STANFORD HISTORY EDUCATION GROUP sheg.stanford.edu
Japanese American Incarceration Timeline
1853-54 U.S. Commodore Matthew Perry sailed gunships into Tokyo Bay and
demanded Japan’s government end its centuries-old isolationist foreign
policy, throwing Japan into political, and later, economic turmoil.
1880s Laws excluding Chinese immigrants from the U.S. were enacted, causing a
labor shortage in Western states. Railroad companies recruited Japanese
laborers, and a wave of Japanese immigration to the U.S. began.
1898 The U.S. annexed Hawaii, which had a large Japanese population.
1906 San Francisco passed a resolution that required all Japanese and Korean
students to join Chinese students at a segregated school.
1907 The U.S. agreed not to restrict Japanese immigration, and Japan agreed
to stop further emigration to the U.S. through the Gentlemen’s Agreement.
1913 California passed the Alien Land Law, forbidding "all aliens ineligible for
citizenship" from owning land. Though the law affected all Asian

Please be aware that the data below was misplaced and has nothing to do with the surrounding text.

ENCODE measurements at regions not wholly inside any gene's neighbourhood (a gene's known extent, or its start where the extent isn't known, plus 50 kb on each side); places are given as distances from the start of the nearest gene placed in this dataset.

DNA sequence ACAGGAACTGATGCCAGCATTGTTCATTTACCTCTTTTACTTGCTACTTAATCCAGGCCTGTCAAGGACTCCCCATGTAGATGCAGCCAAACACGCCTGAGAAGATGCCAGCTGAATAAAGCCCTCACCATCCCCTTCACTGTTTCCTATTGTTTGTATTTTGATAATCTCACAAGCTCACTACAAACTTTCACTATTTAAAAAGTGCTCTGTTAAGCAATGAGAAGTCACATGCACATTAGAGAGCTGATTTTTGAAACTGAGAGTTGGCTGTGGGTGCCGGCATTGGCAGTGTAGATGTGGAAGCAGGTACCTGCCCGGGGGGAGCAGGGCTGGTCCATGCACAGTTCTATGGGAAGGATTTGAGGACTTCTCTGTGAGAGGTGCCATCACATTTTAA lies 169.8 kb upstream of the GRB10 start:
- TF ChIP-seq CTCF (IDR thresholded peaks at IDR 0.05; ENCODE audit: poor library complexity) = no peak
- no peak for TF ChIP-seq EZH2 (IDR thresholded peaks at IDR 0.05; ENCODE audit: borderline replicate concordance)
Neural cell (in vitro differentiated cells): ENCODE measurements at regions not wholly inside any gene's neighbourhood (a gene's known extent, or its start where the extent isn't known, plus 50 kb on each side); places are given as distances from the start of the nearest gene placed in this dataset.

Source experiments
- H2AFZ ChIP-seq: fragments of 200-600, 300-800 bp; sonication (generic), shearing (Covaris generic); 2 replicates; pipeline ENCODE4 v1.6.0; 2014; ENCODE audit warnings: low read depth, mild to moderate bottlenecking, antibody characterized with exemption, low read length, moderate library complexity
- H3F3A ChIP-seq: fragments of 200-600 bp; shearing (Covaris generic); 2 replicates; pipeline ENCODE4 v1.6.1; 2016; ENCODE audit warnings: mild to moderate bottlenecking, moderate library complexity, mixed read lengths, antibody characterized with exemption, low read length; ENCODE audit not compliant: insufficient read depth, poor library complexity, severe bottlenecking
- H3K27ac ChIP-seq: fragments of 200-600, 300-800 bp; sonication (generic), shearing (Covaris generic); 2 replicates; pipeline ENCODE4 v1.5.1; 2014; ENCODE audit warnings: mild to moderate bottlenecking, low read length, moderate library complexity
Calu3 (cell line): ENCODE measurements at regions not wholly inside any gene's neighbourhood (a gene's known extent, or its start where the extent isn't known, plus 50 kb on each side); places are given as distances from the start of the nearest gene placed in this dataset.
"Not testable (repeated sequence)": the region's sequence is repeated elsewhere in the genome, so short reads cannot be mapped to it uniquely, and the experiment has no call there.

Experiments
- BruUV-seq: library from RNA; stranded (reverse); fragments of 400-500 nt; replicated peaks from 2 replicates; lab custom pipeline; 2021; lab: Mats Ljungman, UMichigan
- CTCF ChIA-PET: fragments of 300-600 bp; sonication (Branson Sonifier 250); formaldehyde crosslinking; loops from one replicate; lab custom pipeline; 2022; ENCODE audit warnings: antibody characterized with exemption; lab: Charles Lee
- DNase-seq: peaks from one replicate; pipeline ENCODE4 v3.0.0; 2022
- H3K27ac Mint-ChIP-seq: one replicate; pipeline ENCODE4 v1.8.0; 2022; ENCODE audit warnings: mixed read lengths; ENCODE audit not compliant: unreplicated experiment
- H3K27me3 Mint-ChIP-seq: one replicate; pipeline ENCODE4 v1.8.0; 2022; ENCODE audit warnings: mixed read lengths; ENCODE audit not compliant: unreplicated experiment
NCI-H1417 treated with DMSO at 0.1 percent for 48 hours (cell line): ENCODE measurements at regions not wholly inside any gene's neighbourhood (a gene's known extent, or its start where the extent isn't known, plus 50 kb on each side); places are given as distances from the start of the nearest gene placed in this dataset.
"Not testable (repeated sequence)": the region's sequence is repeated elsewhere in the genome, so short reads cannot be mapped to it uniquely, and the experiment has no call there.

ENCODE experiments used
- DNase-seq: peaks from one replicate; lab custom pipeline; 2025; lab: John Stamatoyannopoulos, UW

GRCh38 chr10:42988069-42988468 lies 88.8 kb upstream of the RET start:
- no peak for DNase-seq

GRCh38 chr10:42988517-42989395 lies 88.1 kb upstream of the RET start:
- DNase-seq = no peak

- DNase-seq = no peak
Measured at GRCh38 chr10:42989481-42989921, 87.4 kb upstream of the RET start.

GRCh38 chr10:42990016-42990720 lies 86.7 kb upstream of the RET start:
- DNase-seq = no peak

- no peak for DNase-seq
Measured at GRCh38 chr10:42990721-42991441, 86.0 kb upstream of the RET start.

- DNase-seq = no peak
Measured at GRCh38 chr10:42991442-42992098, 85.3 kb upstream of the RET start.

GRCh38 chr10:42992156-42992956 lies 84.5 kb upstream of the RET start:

immigrants, it was mostly directed at Japanese.
1924 Congress passed the Immigration Act of 1924, effectively ending
Japanese immigration to the U.S.
11/7/1941 Munson Report released (Document B).
12/7/1941 Japan bombed the U.S. Pearl Harbor military base in Hawaii.
2/19/1942 President Roosevelt signed Executive Order 9066, authorizing military
authorities to exclude civilians from any area without trial or hearing.
12/18/1944 The Supreme Court upheld the constitutionality of Executive Order 9066 in
Korematsu v. United States (Document D).
3/20/1946 The last War Relocation Authority facility, the Tule Lake Segregation
Late 1960s The Asian American Movement began.
Late 1970s Japanese American activists started the Redress Movement to get
compensation and an apology from the U.S. government for the mass
removal and incarceration of Japanese Americans during World War II.
1980 The Commission on Wartime Relocation and Internment of Civilians was
established. In 1983 it issued its report, Personal Justice Denied
8/10/1988 President Ronald Reagan signed HR 442 into law. It acknowledged that
the incarceration of more than 110,000 individuals of Japanese descent
was unjust and offered an apology and reparation payments of $20,000 to
each person incarcerated.